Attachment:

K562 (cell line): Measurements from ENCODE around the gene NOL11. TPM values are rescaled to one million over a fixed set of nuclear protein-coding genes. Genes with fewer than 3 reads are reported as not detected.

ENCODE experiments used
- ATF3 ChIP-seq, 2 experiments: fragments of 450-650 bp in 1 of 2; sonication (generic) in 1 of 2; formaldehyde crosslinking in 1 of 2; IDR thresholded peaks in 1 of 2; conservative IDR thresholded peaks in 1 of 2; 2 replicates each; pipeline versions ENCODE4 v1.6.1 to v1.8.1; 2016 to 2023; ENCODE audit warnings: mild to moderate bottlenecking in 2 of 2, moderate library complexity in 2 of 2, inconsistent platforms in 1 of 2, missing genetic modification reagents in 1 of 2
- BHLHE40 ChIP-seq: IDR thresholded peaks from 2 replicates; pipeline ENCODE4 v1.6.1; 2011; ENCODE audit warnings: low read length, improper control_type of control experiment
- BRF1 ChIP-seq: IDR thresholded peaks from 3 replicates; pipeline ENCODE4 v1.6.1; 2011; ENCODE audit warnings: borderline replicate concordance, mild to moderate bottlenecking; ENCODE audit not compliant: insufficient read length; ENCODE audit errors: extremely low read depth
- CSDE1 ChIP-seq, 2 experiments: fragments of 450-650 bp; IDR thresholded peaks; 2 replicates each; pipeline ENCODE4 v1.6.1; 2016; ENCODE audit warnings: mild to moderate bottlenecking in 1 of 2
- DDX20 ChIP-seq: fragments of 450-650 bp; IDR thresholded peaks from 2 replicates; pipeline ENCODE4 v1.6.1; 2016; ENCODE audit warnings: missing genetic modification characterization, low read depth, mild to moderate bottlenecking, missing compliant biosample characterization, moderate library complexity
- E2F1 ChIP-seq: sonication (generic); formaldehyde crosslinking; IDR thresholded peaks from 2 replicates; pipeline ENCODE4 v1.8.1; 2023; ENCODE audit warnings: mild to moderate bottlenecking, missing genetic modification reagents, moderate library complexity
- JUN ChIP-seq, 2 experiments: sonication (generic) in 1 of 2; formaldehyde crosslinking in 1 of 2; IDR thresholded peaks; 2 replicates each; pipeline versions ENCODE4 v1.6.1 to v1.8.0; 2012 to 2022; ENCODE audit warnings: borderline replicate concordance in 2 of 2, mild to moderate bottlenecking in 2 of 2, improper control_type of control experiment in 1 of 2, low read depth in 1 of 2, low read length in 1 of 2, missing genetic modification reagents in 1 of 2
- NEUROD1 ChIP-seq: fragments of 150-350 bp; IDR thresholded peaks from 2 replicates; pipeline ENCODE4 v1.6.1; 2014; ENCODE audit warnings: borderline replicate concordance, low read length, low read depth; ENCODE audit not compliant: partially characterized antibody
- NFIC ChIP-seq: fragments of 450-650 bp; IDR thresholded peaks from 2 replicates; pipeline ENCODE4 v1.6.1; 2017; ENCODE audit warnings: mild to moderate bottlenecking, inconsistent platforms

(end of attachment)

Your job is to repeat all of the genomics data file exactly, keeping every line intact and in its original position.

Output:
K562 (cell line): Measurements from ENCODE around the gene NOL11. TPM values are rescaled to one million over a fixed set of nuclear protein-coding genes. Genes with fewer than 3 reads are reported as not detected.

ENCODE experiments used
- ATF3 ChIP-seq, 2 experiments: fragments of 450-650 bp in 1 of 2; sonication (generic) in 1 of 2; formaldehyde crosslinking in 1 of 2; IDR thresholded peaks in 1 of 2; conservative IDR thresholded peaks in 1 of 2; 2 replicates each; pipeline versions ENCODE4 v1.6.1 to v1.8.1; 2016 to 2023; ENCODE audit warnings: mild to moderate bottlenecking in 2 of 2, moderate library complexity in 2 of 2, inconsistent platforms in 1 of 2, missing genetic modification reagents in 1 of 2
- BHLHE40 ChIP-seq: IDR thresholded peaks from 2 replicates; pipeline ENCODE4 v1.6.1; 2011; ENCODE audit warnings: low read length, improper control_type of control experiment
- BRF1 ChIP-seq: IDR thresholded peaks from 3 replicates; pipeline ENCODE4 v1.6.1; 2011; ENCODE audit warnings: borderline replicate concordance, mild to moderate bottlenecking; ENCODE audit not compliant: insufficient read length; ENCODE audit errors: extremely low read depth
- CSDE1 ChIP-seq, 2 experiments: fragments of 450-650 bp; IDR thresholded peaks; 2 replicates each; pipeline ENCODE4 v1.6.1; 2016; ENCODE audit warnings: mild to moderate bottlenecking in 1 of 2
- DDX20 ChIP-seq: fragments of 450-650 bp; IDR thresholded peaks from 2 replicates; pipeline ENCODE4 v1.6.1; 2016; ENCODE audit warnings: missing genetic modification characterization, low read depth, mild to moderate bottlenecking, missing compliant biosample characterization, moderate library complexity
- E2F1 ChIP-seq: sonication (generic); formaldehyde crosslinking; IDR thresholded peaks from 2 replicates; pipeline ENCODE4 v1.8.1; 2023; ENCODE audit warnings: mild to moderate bottlenecking, missing genetic modification reagents, moderate library complexity
- JUN ChIP-seq, 2 experiments: sonication (generic) in 1 of 2; formaldehyde crosslinking in 1 of 2; IDR thresholded peaks; 2 replicates each; pipeline versions ENCODE4 v1.6.1 to v1.8.0; 2012 to 2022; ENCODE audit warnings: borderline replicate concordance in 2 of 2, mild to moderate bottlenecking in 2 of 2, improper control_type of control experiment in 1 of 2, low read depth in 1 of 2, low read length in 1 of 2, missing genetic modification reagents in 1 of 2
- NEUROD1 ChIP-seq: fragments of 150-350 bp; IDR thresholded peaks from 2 replicates; pipeline ENCODE4 v1.6.1; 2014; ENCODE audit warnings: borderline replicate concordance, low read length, low read depth; ENCODE audit not compliant: partially characterized antibody
- NFIC ChIP-seq: fragments of 450-650 bp; IDR thresholded peaks from 2 replicates; pipeline ENCODE4 v1.6.1; 2017; ENCODE audit warnings: mild to moderate bottlenecking, inconsistent platforms